Teaching Karate at the University of Utah
Martial arts captured many day-dreams. I wanted to be like my instructors (3rd degree black belts/sensei). This is where I realized goal setting can limit accomplishments, so be careful of what you dream.

By placing a goal dreams of achieving a 3rd degree black belt, this provided a STOP sign that I could not get pass until I met a martial arts grandmaster while I was teaching at a university! I believe this is the problem for the majority of people who receive 1st degree black belts. Many set the goal of achieving a black belt. Once this is accomplished, they have made their goal and they done. So one must set a much higher goal - such as reaching the level of martial arts instructor or shihan (master instructor).

Karate at the University of New Mexico
After I was promoted to sandan in the '70s, I had little reason to achieve anything else in martial arts other than the dream of teaching martial arts. I taught martial arts at four universities, and it wasn't until I met this grandmaster (soke) in 1990 that I discovered I had attached a STOP sign to my goal. This martial arts instructor gave me new goals and when I was promoted to yondan (4th degree black belt) the flood gates opened. I had a new path.

The Investment in Excellence program was a method of goal setting I already had been following without realizing. Still, the program provided me a means to write down goals. When there were roadblocks I had no control over that forced me to re-evaluate some personal goals, such as my rock n' band falling apart, and later in life, working for a full-blown psychopath at the Wyoming Geological Survey. I had to change my goals (this was not easy), but I found new paths.

Is your martial arts path leading you to an open or a closed gate?
We can't always control our path, but we can create goals to help us find a path or a new path around a road block. You don't need to plan how to get to those goals, you just need to provide the point you are looking to reach and then just let your mind find the to that end point over time.

Visualize what you want to be and don't place limits. Write down your goals and revisit them often until your subconscious achieves them (it can take a year or a several years, but it will happen if you set the right positive goals).

As a martial artist, do not set a goal to achieve a black belt. If this is your goal and once achieved, your mind will think you are done. Instead visualize being a master instructor (shihan) or higher. Write down a positive affirmation such as “I am a shihan and 5th dan black belt and operate a very successful martial arts school”.

University of Wyoming Martial Arts, 1999.
Another goal you should set for yourself is to teach martial arts. You cannot even grasp martial arts until you teach them. This is a major step in martial arts education that requires one to be able to take apart techniques and understand them. It is a time of martial arts enlightenment.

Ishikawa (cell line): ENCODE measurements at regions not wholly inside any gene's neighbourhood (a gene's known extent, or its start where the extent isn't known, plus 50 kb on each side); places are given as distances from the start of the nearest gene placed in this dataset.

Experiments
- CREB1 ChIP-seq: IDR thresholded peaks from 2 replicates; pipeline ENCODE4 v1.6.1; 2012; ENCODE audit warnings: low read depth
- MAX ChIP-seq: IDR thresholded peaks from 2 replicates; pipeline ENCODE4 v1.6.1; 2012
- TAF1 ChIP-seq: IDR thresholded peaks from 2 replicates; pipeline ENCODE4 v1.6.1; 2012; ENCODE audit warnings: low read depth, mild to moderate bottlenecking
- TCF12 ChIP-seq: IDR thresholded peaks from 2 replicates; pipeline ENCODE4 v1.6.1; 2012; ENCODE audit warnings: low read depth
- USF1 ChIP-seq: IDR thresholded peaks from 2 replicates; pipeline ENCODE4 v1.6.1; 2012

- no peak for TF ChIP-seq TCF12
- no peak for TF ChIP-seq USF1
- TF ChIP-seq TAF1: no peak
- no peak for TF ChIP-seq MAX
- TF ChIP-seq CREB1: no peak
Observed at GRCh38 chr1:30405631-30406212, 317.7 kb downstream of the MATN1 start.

Open a martial arts school. Unless you are a wizard at business, you might rent space at a local church, school, college, or gymnasium. I taught martial arts at four universities, but also taught at several gyms. Gyms are a good place to start, but there are many uncontrollable problems (as there are at universities and colleges). Most have little regard for martial arts programs and consider then very low priority. You will seldom get help from management unless the manager sees potential for bringing in new gym members. If you are at a university, you chances of survival can be good unless you find a director of martial arts clubs who loves being in control, or doesn't care about your program. No matter where you teach, it will take 4 to 5 years to build up a good group of students. After you have a place to teach, have liability insurance, and liability forms, start with 1 or 2 classes per week - don't feel let down when no one shows up – it happens. I tried teaching at Arizona State University, and found the bureaucracy was a roadblock, so I leased a building on the border of Mesa and Gilbert adjacent to Chandler and opened the Arizona Hombu (also known as the Arizona School of Traditional Karate).

When I first started teaching, there were nights that I was the only person. But it gave me personal time to train. I also trained where in gyms where there was high visibility as a way to advertise and resulted in potential students asking about martial arts. When I taught at the University of Wyoming a few years ago, I was able to build up the group to more than 150 members and received national and international awards. But this took 20 years. Offer to teach public self-defense seminars to get recognition (at a modest fee). Look for any reason to send out a press release on activities.

Build a website. Find other outlets, and don't give up. You can supplement your martial arts school with a wholesaler license from a martial arts supplies outlet. Nearly all are willing to give wholesaler discounts.

Be a dreamer!

Induction into another martial arts Hall of Fame